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    Every year, there are a handful of NFL prospects that take the combine by storm. Stocks will rise and fall in Indianapolis this week.

    Arkansas LB Drew Sanders 

    Drew Sanders may well leap past Will Anderson Jr. of Alabama to be the #1 linebacker taken off the board. Having declared for the 2023 Draft early after a standout season, Sanders is an explosive talent with an NFL-ready game from the edge. The knock on Sanders is that he’s a bit light at 233 pounds, but I’m not buying the argument. This guy is the epitome of where NFL defenses are going.

    Sanders is tall (6’5”), he bends well, and he rushed against top OL talent for six ranked opponents and still got to the QB routinely. He has the athleticism to drop into coverage and the instincts to play in space. In limited action at the Mike, Sanders also showed the aggression and knifing ability to play the middle of the field, though that’s probably too much of an ask in his first year of the NFL.

    With Anderson Jr. on the fence about how much work he’ll do at the combine and Sanders slated to go full participation, I think Drew Sanders is in a good position to move up with a solid on-field workout. If that happens, I like Arizona or Chicago as a landing spot.

    Kentucky QB Will Levis

    With Bryce Young not throwing at the ‘23 combine, Will Levis is in a prime position to put on a show. While a Josh Allen-like physical specimen, Levis lacks the same mobility, and his passing has been sporadic, with a lack of accuracy the root cause of his woes. 

    In games against ranked opponents in 2022, Levis threw 7 TDs vs 6 INTs while rushing 35 times for -33 yards. To me, that sounds a lot more like later-day Matt Ryan than primetime Josh Allen, so other than the size/weight figures, I don’t get where that comparison comes from. Wishful thinking, perhaps.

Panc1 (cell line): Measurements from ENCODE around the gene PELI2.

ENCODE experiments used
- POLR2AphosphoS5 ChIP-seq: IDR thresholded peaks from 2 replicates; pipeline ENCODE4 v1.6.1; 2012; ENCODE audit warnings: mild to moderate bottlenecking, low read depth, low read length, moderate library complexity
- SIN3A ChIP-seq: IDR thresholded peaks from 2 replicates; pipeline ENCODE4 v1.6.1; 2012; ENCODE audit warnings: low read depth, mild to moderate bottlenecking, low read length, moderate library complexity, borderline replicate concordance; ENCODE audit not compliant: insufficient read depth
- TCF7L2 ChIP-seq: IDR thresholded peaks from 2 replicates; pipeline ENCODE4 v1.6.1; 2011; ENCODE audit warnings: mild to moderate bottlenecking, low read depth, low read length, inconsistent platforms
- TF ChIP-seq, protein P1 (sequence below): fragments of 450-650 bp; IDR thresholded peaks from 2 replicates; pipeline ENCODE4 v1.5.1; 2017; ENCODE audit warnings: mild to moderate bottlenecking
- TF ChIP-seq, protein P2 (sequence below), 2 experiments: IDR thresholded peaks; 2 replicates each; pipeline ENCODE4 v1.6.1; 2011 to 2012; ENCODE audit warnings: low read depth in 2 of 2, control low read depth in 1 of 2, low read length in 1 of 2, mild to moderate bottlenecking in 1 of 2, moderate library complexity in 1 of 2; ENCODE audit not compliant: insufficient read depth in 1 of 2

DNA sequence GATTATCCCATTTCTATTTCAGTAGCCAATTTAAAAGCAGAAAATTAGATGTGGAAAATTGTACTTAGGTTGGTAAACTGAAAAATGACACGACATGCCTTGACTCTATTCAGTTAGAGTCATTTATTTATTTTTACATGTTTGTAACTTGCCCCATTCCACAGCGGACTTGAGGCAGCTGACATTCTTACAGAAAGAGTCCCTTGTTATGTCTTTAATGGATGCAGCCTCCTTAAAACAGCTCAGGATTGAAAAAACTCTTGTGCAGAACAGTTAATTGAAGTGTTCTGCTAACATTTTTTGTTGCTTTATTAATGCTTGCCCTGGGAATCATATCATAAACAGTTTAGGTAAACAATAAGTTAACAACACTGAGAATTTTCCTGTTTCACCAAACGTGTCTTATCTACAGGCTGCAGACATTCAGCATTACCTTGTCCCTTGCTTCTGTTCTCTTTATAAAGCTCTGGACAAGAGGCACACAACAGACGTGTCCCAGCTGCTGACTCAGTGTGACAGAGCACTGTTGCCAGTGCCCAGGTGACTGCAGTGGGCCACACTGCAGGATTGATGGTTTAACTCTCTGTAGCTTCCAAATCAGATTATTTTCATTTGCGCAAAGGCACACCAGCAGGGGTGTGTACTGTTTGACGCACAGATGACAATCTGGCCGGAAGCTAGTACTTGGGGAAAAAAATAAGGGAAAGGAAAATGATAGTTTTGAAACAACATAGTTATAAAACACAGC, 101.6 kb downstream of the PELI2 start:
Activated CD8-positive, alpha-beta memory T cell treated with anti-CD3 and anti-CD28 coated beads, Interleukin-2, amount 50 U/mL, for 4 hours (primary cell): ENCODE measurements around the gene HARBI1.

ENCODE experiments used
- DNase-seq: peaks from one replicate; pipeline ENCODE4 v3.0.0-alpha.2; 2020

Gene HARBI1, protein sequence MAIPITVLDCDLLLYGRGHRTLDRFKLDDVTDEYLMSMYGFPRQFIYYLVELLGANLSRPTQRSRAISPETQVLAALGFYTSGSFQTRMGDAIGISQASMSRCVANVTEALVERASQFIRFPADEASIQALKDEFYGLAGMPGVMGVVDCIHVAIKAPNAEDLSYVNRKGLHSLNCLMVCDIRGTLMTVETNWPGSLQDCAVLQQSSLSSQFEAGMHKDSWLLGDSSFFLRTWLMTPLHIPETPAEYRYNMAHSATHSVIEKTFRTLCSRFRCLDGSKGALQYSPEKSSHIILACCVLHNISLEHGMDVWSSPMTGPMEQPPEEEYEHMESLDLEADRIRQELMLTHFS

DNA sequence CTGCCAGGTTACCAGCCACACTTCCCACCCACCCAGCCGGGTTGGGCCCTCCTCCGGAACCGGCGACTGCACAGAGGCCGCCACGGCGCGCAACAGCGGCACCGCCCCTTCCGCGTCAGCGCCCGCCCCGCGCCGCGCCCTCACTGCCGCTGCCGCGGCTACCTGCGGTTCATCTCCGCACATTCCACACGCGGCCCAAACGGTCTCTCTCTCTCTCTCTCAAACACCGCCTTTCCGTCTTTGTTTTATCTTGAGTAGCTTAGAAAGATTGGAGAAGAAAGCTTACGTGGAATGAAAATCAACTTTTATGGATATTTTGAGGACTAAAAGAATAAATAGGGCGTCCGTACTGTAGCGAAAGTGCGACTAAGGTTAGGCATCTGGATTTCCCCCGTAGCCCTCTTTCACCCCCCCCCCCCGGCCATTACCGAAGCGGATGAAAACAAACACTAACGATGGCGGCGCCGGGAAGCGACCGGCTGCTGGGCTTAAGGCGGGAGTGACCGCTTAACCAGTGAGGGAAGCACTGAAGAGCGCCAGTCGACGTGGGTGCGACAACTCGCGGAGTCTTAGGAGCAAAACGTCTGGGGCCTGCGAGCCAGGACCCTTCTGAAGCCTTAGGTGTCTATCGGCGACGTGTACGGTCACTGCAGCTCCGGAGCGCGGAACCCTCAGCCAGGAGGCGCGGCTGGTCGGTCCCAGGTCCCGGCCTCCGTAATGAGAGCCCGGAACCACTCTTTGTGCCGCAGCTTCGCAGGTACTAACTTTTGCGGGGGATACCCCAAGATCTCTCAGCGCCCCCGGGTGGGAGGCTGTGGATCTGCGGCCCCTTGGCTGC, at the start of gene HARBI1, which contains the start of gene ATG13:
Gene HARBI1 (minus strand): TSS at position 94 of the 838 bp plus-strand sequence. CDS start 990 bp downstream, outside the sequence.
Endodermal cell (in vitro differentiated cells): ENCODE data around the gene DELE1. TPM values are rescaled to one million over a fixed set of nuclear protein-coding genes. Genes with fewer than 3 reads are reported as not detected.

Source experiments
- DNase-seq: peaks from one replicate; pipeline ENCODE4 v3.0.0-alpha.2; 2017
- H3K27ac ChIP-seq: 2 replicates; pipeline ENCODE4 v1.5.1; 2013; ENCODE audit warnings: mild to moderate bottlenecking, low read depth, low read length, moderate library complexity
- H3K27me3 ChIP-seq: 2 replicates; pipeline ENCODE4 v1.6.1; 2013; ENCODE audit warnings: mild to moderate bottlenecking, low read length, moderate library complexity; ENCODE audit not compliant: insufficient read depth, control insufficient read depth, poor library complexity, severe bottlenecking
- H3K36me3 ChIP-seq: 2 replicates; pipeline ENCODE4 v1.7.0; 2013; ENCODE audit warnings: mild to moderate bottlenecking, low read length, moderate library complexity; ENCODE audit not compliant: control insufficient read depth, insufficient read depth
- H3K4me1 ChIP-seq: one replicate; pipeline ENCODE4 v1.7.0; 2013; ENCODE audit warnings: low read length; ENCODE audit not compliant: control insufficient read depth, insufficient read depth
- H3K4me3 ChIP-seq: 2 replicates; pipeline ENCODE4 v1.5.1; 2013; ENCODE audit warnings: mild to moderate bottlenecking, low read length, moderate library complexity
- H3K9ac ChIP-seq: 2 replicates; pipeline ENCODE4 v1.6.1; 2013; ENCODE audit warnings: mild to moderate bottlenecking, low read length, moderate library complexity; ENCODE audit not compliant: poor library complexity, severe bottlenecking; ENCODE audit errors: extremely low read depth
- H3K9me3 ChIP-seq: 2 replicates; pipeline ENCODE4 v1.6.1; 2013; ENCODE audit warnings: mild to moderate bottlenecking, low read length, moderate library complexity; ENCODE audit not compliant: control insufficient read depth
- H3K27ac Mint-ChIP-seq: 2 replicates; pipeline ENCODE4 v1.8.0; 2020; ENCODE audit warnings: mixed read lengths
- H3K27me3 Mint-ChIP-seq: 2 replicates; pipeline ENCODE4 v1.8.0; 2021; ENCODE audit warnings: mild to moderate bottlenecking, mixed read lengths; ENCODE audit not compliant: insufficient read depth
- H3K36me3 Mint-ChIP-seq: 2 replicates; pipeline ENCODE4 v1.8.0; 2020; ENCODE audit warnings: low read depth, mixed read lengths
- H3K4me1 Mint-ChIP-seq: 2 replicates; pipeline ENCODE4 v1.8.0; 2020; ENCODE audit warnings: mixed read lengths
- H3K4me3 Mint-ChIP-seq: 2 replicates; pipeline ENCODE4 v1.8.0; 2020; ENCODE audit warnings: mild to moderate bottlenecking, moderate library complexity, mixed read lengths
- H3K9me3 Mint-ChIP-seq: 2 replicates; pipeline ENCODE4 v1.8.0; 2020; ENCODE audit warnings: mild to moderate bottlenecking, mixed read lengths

Regardless of his mediocre production in 2022, Levis is rocketing up the pre-combine draft boards. That’s a factor of two things: other QBs not working out at the combine, and a large number of starter jobs still available in the NFL. GMs aren’t sure what’s happening, Levis is an intriguing prospect, so up he goes. Of course, that could all change depending on how the veteran QB sweepstakes shakeout.

    Penn State WR Parker Washington

    A bit further off the radar is Penn State WR, Parker Washington — the kind of guy I classify more as a weapon than a wide receiver. Think Deebo Samuel’s versatility with a running back’s body. As Drew Sanders is to the future of the edge, Parker Washington is to the future that teams are eyeballing at the WR position.

    At 5’10” and 212 pounds, Washington isn’t a big target, but he’s very strong, rarely gets tackled by the first guy, and he is an active blocker. Stacking up against defenders at the line of scrimmage, Washington is twitchy and sudden — not elite speed but good quickness and great hands. Just get the young man the ball in space and let him work.